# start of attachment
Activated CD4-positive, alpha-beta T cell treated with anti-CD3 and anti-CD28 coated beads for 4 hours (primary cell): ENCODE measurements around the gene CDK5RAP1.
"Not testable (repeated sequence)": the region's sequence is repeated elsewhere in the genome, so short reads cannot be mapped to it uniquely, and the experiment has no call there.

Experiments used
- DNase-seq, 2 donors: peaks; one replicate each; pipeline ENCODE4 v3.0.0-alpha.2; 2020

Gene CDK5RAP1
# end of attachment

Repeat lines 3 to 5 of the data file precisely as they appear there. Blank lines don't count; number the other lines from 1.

Experiments used
- DNase-seq, 2 donors: peaks; one replicate each; pipeline ENCODE4 v3.0.0-alpha.2; 2020

Gene CDK5RAP1